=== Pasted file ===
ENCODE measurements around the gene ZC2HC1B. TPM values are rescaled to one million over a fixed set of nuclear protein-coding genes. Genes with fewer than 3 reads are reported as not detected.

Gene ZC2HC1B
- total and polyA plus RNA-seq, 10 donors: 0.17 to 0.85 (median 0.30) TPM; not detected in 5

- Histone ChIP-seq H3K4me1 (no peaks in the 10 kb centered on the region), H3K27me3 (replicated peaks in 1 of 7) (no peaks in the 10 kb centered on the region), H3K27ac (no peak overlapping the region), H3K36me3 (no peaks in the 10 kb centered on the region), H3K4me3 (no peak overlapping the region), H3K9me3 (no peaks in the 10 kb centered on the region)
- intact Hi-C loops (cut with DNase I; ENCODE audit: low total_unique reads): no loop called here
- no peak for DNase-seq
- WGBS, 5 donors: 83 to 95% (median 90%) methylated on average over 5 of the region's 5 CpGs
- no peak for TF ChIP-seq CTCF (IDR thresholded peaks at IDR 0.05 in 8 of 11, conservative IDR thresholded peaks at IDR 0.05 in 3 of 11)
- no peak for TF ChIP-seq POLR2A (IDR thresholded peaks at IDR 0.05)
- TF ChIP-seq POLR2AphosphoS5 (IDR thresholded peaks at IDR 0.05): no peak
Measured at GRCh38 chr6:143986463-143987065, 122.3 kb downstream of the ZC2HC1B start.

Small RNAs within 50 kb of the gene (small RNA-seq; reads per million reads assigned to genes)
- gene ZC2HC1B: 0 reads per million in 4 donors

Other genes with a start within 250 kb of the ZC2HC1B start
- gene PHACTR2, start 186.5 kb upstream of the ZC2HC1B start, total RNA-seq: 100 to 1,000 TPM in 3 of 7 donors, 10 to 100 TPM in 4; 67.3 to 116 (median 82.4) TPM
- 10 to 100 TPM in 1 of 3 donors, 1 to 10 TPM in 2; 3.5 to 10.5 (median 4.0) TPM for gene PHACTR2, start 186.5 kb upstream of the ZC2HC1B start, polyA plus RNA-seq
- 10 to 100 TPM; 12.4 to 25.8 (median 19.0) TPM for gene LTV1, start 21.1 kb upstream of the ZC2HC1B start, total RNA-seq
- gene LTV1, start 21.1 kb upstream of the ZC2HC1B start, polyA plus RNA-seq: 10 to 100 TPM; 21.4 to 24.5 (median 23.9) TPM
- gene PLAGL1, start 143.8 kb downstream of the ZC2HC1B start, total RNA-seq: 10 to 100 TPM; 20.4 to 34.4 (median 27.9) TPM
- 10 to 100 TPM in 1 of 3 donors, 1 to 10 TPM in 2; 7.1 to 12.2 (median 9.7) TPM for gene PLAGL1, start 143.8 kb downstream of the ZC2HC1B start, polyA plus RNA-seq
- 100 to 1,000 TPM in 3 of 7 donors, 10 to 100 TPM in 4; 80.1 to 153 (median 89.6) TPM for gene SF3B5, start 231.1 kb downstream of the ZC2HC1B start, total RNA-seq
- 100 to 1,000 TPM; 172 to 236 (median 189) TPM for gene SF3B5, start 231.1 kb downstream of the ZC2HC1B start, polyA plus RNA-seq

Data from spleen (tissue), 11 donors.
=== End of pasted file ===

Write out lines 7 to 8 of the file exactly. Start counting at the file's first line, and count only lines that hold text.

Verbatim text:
- WGBS, 5 donors: 83 to 95% (median 90%) methylated on average over 5 of the region's 5 CpGs
- no peak for TF ChIP-seq CTCF (IDR thresholded peaks at IDR 0.05 in 8 of 11, conservative IDR thresholded peaks at IDR 0.05 in 3 of 11)